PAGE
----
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Advice on self-discipline from an F-35 pilot instructor

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Self-discipline: the ability to make yourself do things that should be done. How do you know if you have it? The coronavirus shutdown gave us a window into our character.

Social events were canceled and work went remote – most people had a lot more time on their hands. What did you do with it? Are you in better shape? What about those books you meant to read or that skill you’d been wanting to learn? During lockdown, we were stripped of our normal excuses. Looking back, did you spend the majority of your time productively, or did you treat this time like a kid during a snow day? If you wasted your time, or still do, let me offer one tool that might help: the checklist.

All aircraft come with a checklist. A checklist is an amazing tool that allows the pilot to understand the actions they need to take. In the F-35, we have a checklist for starting the aircraft, taxiing, taking-off, refueling, landing, and for just about any action you would ever take. Most pilots memorize these normal tasks. Where the checklist really makes its money is during an emergency.

There are hundreds, potentially thousands of things that can go wrong in a fighter aircraft – engine failure, loss of a generator, flight control failure, the list goes on; it’s too much information for a human to memorize. So, we turn to a checklist.

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Capt. Mike Perry, 4th Airlift Squadron pilot and aircraft commander, goes through his checklist prior to take-off Nov. 2, 2012, at March Air Reserve Base, Calif. Perry along with five other airmen from Joint Base Lewis-McChord, WA, transported passengers and an electrical utility truck to Stewart Air National Guard Base, N.Y., where they were used to help restore power in the aftermath of Hurricane Sandy. (U.S. Air Force photo/Staff Sgt. Frances Kriss)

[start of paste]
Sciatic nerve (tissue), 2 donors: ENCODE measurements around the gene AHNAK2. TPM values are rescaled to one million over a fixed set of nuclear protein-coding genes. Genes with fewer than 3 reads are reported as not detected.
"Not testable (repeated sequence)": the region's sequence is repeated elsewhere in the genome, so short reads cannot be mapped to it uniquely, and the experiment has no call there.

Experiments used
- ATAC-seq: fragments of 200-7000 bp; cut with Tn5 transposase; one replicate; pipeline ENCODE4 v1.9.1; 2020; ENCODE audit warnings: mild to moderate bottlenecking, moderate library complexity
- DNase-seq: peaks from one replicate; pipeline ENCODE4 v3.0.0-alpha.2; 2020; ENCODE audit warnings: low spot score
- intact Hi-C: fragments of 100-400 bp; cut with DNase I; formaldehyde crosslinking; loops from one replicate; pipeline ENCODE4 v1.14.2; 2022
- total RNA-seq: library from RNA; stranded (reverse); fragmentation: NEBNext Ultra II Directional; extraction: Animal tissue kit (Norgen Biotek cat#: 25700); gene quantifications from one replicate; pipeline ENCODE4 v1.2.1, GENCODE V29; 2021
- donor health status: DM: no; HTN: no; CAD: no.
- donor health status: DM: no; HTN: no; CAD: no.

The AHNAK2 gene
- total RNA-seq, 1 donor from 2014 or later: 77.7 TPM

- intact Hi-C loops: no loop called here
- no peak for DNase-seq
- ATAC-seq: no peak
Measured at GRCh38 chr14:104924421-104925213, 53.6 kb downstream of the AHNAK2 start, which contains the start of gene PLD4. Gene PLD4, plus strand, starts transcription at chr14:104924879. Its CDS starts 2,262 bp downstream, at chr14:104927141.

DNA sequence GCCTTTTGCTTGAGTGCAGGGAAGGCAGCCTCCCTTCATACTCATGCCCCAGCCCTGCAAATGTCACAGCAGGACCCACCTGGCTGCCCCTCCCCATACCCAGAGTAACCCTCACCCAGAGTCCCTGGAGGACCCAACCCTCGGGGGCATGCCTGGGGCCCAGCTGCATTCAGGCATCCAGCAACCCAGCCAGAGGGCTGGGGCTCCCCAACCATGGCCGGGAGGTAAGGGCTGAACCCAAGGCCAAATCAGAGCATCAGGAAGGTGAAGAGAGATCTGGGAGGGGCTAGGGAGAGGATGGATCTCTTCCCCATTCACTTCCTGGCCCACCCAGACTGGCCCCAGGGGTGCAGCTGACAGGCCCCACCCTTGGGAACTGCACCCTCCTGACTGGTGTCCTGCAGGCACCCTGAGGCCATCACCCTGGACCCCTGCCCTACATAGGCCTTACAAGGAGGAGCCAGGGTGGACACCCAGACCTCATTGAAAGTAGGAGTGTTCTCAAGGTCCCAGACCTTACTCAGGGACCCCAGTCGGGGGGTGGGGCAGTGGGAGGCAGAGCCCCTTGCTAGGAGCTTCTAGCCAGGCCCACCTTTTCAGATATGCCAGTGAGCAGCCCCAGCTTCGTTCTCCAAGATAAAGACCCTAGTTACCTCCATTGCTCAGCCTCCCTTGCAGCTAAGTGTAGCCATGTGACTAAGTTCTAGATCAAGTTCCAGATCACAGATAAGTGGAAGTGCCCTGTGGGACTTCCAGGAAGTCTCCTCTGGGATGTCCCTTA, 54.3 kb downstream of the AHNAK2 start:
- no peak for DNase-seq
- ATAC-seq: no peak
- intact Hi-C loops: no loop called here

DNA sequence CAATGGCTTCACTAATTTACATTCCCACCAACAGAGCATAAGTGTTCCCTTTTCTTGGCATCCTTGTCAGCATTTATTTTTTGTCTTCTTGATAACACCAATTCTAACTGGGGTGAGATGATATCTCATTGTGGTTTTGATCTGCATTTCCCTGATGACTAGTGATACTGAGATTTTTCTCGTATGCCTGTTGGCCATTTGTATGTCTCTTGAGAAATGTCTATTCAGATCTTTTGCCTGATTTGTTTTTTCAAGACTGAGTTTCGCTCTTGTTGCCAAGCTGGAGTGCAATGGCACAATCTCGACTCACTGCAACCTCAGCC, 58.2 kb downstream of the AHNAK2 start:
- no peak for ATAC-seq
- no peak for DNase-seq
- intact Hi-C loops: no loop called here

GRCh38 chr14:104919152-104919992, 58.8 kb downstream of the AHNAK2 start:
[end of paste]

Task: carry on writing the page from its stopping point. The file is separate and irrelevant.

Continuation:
The checklist has the steps we have to take and is prioritized by severity and sequence. Some steps must be done in a precise order otherwise you won’t achieve your goal – for example, you must turn the engine switch off so that you have enough electrical power to reset the leading edge flaps. When able, though, the checklist prioritizes the important steps first, realizing that in a high-pressure, dynamic situation, the pilot may not be able to get to all the steps – for instance, getting oxygen to the pilot is more important than resetting the leading edge flaps.

So how does a checklist help the average person on the ground at 1G? In our daily lives, we need to prioritize tasks by severity and sequence. This is especially true in contingency environments – which are similar to an emergency while flying – as was the coronavirus pandemic.

Whenever your mind is most clear – for me, it’s in the morning before my situational awareness is drained by the day’s various tasks – write down a checklist for your day. Prioritize it by severity first – what are the top things you have to do? Rank each task while making sure there are specific criteria for crossing each one off. Next, figure out if any of the tasks build on each other; if they do, put them in the proper sequence.

After reading this, write down at least three things you would like to do in the next 24 hours. Once they’re on paper, you’re committed to doing them; it’s essentially a contract with yourself. It may sound ridiculously simple, but that’s self-discipline: the ability to make yourself do things that should be done.

This article was originally published in October 2020. It has been edited for republication. You can follow Hasard Lee’s Youtube channel here.

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Hasard Lee